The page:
The ‘temporary’ hospital marking its 10th birthday
▶ A hospital opened by Medecins Sans Frontieres in Jordan to help Iraqi war victims is also treating victims from Syria and Yemen. Suha Ma’ayeh reports
Rabee’ Rajoob was on his way to buy bread one spring morning in Homs when a Syrian army sniper shot him in the right shoulder, damaging his nerves, tearing his lower jaw and shattering his teeth.
Mr Rajoob, 32, who was working as a blacksmith, was unconscious for five days after the attack in March 2012. When he woke up in hospital after surgery he thought he had lost the use of his right arm permanently and his jaw would remain disfigured.
“When I woke up, I was depressed but I am a person who believes in fate,” he said. “One should accept his destiny and adjust to the situation,” he said.
Mr Rajoob had repeated operations in Syria and then at a hospital in Jordan. But it wasn’t until he began receiving treatment at a reconstructive hospital run by Medecins Sans Frontieres in February 2013 that he saw real improvement.
“Now I look at my face and I am in high spirits,” he said from his bed in the Amman hospital. “It has really improved. I also underwent several operations to release the nerve in my shoulder and I can move my arm better.”
The hospital where Mr Rajoob is receiving treatment marks its 10-year anniversary this month. Established in 2007, it was originally intended to treat Iraqi victims of war who were suffering from complex injuries such as bone gaps and fractures, soft tissue and nerve injuries, and severe burns that limited mobility.
But as violence spread to other parts of the region, the surgical programme expanded and the hospital opened its doors to patients from Yemen, Syria and Gaza.
In 2015, it relocated to a bigger building in the Jordanian capital to cope with the increasing demand. Today, between 500 and 600 patients receive treatment at the hospital every year.
Dr Rashid Fakhri, an orthopaedic surgeon at the hospital, said the types of injuries for which patients were being treated differed depending on what country they came from.
Most of the facility’s Iraqi patients were suffering from injuries caused by car bombs, while its Yemeni patients were mostly the victims of bombings or shootings.
Most of the Syrians the hospital received at the start of the Syrian war were suffering from bullet wounds. But now, most are the victims of barrel bombings.
While all cases are complex, Dr Fakhri said priority was given to victims suffering from nerve injuries. “It is a serious condition and from a medical point of view, they should not wait,” he said.
“But patients with non-union injuries, where a broken bone fails to heal due to a lack of adequate stability or blood flow, are not a clinical priority since it is an elective surgery that does not require urgent treatment.”
Dr Fakhri said he became emotional when he saw his patients in the process of healing, especially children.
“You see that they were disabled by their injuries and after treatment they play football at the hospital’s playing area and jump around,” he said. “One had mouth injuries and could not speak, and when I heard him shouting for the first time, it was very emotional.”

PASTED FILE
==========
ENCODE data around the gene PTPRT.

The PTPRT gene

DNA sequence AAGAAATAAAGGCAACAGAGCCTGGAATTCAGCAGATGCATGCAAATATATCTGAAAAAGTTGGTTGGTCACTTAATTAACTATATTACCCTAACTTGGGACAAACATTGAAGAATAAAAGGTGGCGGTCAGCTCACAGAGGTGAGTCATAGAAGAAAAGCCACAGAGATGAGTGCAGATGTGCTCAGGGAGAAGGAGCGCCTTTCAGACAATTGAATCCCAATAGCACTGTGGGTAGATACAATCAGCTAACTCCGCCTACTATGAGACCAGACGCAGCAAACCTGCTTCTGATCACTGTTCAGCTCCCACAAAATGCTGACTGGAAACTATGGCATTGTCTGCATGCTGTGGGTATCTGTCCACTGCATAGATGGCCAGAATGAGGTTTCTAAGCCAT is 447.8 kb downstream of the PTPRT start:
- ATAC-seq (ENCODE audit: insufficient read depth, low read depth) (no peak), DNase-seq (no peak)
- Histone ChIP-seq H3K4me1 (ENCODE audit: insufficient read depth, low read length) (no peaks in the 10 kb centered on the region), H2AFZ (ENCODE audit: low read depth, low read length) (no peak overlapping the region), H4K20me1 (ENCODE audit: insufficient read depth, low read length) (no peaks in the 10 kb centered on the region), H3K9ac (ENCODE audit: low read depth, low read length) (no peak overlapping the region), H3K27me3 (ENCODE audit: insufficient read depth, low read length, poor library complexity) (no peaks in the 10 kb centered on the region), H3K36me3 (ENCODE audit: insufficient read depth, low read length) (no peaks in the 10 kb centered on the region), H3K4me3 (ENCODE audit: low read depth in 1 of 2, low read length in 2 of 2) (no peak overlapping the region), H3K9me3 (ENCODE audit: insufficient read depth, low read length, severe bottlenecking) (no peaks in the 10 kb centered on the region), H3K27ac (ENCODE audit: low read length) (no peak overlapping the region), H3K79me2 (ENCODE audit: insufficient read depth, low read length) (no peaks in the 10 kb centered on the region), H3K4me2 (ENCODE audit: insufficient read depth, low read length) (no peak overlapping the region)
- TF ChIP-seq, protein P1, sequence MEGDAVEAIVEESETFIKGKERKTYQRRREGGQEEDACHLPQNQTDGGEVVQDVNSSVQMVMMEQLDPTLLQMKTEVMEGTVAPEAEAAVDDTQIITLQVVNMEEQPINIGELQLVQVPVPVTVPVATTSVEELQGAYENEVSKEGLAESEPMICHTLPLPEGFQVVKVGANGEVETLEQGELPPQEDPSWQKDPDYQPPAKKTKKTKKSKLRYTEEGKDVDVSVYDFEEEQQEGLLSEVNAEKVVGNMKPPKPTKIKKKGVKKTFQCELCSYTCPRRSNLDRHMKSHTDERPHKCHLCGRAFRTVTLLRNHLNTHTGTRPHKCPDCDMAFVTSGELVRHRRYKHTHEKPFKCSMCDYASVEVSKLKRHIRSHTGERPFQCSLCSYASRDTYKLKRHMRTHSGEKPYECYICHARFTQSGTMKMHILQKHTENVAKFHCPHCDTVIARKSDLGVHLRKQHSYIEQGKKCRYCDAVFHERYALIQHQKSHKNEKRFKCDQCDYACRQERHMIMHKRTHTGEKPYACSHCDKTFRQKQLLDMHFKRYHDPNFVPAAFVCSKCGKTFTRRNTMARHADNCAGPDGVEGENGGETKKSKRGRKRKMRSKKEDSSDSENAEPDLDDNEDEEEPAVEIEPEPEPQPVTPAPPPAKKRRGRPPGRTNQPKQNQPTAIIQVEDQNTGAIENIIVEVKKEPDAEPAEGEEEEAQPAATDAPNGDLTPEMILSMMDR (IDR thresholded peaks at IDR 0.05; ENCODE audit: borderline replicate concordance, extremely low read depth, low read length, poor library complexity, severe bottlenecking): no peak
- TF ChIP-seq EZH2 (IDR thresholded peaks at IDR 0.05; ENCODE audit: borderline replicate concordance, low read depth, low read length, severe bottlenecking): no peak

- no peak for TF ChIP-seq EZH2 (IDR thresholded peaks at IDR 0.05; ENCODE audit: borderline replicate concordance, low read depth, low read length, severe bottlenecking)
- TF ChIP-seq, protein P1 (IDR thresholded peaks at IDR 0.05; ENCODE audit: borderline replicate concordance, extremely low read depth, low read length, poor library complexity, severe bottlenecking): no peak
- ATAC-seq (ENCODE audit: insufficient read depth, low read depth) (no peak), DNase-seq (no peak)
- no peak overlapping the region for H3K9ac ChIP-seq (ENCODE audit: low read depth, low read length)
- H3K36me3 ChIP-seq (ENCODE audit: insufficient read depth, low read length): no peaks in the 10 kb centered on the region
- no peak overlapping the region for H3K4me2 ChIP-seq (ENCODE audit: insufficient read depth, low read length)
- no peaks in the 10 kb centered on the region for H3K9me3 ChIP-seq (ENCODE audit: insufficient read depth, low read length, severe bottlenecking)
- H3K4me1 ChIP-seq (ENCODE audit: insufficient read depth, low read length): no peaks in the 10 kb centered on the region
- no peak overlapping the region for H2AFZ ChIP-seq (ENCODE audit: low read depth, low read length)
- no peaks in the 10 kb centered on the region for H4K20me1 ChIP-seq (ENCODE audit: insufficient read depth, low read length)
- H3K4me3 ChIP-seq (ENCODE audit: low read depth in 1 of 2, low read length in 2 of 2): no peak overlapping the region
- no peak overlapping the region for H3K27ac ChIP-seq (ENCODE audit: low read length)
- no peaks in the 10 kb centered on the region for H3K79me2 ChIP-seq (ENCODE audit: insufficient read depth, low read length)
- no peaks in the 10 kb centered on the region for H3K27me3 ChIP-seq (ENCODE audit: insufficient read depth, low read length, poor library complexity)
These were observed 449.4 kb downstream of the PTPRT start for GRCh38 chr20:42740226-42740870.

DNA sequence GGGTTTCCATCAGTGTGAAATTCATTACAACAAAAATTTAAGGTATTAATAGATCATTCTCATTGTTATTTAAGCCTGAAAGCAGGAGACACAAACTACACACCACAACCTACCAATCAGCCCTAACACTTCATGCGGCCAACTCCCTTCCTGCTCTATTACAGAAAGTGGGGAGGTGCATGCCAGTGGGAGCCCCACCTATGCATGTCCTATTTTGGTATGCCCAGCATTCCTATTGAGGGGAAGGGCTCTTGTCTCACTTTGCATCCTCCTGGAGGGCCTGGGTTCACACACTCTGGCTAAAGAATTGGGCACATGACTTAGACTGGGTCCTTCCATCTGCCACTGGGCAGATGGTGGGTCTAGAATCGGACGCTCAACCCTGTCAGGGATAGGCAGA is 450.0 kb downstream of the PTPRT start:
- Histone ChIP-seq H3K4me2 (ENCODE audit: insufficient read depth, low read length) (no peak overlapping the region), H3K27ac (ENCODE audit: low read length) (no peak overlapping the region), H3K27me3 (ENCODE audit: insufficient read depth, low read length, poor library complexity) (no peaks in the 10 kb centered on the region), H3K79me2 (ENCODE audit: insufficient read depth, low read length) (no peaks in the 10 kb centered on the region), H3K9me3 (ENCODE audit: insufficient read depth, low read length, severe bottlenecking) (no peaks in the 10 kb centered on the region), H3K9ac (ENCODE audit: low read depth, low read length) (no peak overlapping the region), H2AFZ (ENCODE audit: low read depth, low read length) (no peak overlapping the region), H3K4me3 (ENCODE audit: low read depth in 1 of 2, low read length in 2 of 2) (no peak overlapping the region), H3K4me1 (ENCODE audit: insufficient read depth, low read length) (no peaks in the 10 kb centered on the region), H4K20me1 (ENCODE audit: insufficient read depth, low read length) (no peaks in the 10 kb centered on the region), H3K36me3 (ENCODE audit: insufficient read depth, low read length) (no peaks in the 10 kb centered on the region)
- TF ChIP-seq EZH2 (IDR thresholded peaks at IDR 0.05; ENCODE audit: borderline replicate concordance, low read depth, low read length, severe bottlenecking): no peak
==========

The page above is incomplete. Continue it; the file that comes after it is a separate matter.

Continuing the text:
In the hospital wards, some patients have amputated hands and legs, while others have been badly scarred by explosions. After several months of treatment, many are now able to walk through the hospital’s corridors with crutches.
Shaje’ Nu’man, a computer engineer from Aden in Yemen, was shot in his lower right leg in October 2015 when he tried to stop an unknown gunman from looting his workplace.
“I fought him but he shot me with a Kalashnikov,” said Mr Nu’man, 34, who initially received treatment from the medical charity’s staff in Aden.
Unable to move his right foot, however, he was admitted to the organisation’s reconstructive surgery hospital in Amman in June last year for specialist treatment.
After several operations there, the mobility in his foot has improved and he can walk on crutches.
“My pain has improved,” Mr Nu’man said. “My leg used to hurt all the time.”
He is scheduled for another operation to lengthen the bone.
In a different room lay Atheer Hameed, 24, from the Iraqi city of Fallujah, who was injured by shrapnel from a mortar shell that landed near his home in September 2014.
“I was home and was supposed to join my parents for lunch at our relatives,” Mr Hameed said.
“I wrapped wire round my foot to stop the bleeding and shouted for help until the neighbours came.”
Despite having surgery in Fallujah, Mr Hameed was unable to lift his foot and was dependent on crutches.
Now, however, recuperating on his hospital bed after surgery at the hospital a week before, Mr Hameed looked hopeful.
“The first thing I want to do when I return home is get married,” he said. There is no fiancee but he has his eye on his cousin.
Laura Hamilton-Gordon, the manager of psychosocial care at the Amman hospital project, said that although many of the patients came from different countries and backgrounds, their injuries made them more empathetic towards each other.
Meanwhile, seeing others in a similar situation to them made them open up more about their experiences.
This certainly seemed to be true for Mr Rajoob.
“I try to put a smile on other patient’s faces,” he said.
Above left and centre, Manal, 11, arrived at the hospital this year and loves music lessons; top and above, Yousef, 17, was set alight by masked men in Baghdad; below, bomb victim Qatada from Aden